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An international study in which UB experts participate highlights that resveratrol does not confer health benefits

Resveratrol is a polyphenol substance mainly found in grape-derived products like red wine. Photo: Lourdes Cardenal/Wikimedia Commons

Resveratrol is a polyphenol substance mainly found in grape-derived products like red wine. Photo: Lourdes Cardenal/Wikimedia Commons

22/05/2014

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An international study shows diets rich in resveratrol —a polyphenol substance found in red wine, dark chocolate and berries— do not reduce deaths, cardiovascular disease or cancer in older people. Cristina Andrés Lacueva and Mireia Urpí Sardà, lecturers from the Department of Nutrition and Bromatology of the University of Barcelona (UB) participated in the study. The paper, published in the journal JAMA Internal Medicine, underlines that polyphenol-rich food intake does not reduce mortality, unlike previous studies associated resveratrol with antioxidant, antiinflammatory and anticarcinogenic effects.

Polyphenols are naturally occurring compounds found largely in fruits, vegetables, coffee, tea, nuts, legumes and cereals. The new study is observational and is part of the project InChianti. It is based on a 12-year follow-up of a population sample composed by 783 men and women aged 65 or over from Greve and Bagno (Tuscany, Italy). Participants were not assigned a particular diet, but red wine consumption is common in the area.

Researchers analysed 24 hours of urine samples to detect the levels of metabolites of resveratrol. “It is the first time that we can assess unequivocally diet resveratrol by measuring it in urine samples by means of mass spectrometric methods”, explains Cristina Andrés Lacueva, head of the Biomarkers and Nutritional & Food Metabolomics Research Group of UB. This methodology is more precise than eating habits surveys as it is not based on participants’ memory and it considers bioavailability and individual differences. The benefits of polyphenol-rich food intake —for example wine, chocolate or fruit— are not only due to the consumption of one of these food items, but to total consumption.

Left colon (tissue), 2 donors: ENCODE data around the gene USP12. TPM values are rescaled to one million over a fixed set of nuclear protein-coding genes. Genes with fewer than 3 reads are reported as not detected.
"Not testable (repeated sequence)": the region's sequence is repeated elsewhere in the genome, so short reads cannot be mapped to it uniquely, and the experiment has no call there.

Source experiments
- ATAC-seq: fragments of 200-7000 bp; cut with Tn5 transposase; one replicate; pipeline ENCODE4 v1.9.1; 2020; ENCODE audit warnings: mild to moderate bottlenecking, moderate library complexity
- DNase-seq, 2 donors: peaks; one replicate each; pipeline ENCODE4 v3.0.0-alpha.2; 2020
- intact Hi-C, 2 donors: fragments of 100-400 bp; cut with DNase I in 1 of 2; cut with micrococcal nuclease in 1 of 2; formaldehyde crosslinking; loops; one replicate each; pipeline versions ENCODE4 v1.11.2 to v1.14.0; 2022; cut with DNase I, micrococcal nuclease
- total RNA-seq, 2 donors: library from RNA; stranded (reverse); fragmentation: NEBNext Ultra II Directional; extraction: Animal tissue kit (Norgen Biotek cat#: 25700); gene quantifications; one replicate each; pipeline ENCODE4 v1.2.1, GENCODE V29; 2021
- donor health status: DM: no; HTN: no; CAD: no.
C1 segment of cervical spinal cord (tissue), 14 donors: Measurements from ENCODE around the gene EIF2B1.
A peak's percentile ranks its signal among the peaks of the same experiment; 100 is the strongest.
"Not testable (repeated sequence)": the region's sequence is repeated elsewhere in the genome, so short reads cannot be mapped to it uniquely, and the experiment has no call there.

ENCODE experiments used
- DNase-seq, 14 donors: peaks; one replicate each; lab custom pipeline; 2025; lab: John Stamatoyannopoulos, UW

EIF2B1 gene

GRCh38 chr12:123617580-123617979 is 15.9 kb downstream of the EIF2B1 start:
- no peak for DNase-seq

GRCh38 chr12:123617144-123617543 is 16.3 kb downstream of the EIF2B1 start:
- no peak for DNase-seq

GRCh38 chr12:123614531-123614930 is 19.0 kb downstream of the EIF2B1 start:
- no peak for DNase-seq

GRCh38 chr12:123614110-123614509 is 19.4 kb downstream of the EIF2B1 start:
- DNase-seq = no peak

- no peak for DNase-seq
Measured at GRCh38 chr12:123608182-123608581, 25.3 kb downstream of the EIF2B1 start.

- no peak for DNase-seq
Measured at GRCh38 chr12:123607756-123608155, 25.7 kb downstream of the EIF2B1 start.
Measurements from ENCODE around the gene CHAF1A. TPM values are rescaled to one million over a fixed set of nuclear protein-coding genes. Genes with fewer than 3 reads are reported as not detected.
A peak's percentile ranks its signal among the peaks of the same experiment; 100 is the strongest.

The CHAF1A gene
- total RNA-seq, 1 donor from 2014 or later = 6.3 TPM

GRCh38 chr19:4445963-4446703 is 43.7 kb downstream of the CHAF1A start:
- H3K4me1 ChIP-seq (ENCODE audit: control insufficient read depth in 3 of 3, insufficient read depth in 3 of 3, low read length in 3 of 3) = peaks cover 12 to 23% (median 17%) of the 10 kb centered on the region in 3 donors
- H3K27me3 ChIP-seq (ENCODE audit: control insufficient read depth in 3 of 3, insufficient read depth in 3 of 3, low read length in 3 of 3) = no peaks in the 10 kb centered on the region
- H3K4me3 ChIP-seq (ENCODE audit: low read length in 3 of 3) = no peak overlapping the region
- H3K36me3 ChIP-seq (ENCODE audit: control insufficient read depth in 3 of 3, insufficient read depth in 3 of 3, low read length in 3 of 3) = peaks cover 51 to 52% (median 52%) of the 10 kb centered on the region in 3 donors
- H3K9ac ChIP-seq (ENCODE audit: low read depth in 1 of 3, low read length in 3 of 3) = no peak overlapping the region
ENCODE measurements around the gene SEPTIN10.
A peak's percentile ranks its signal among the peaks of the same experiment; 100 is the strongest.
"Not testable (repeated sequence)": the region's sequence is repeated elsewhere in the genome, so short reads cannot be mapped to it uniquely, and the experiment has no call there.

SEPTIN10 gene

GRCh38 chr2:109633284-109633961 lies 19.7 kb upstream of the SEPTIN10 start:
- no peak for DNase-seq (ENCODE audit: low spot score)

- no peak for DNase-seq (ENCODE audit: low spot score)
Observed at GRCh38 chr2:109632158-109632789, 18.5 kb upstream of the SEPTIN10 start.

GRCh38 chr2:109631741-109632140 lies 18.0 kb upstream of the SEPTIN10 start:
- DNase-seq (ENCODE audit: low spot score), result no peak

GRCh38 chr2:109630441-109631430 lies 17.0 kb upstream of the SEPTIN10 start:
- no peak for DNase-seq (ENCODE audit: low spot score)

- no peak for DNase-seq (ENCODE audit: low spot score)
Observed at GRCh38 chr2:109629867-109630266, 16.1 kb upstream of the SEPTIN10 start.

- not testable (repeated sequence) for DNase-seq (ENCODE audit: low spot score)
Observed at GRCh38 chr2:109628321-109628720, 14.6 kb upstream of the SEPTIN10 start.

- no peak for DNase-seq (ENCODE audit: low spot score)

After taking into account other factors such as age and gender, people with higher urinary resveratrol metabolite concentrations presented the same mortality rates than those with lower urinary resveratrol levels. Resveratrol concentration was not either associated with markers of inflammation or a reduction of cardiovascular disease or cancer.

Despite results, previous studies proved that polyphenol-rich foods —for instance, red wine, dark chocolate and berries— reduce inflammation in some people and still appears to protect the heart. Richard D. Semaba, professor from the Johns Hopkins University School of Medicine (Unites States) and leader of the study, points out that “it’s just that the benefits, if they are there, must come from other polyphenols or substances found in those foodstuffs”. “These —he adds— are complex foods, and all we really know from our study is that the benefits are probably not due to resveratrol”.

In fact, a previous study developed by the former UB research group associated high polyphenols intake with a 30% reduction in mortality in older adults.

 
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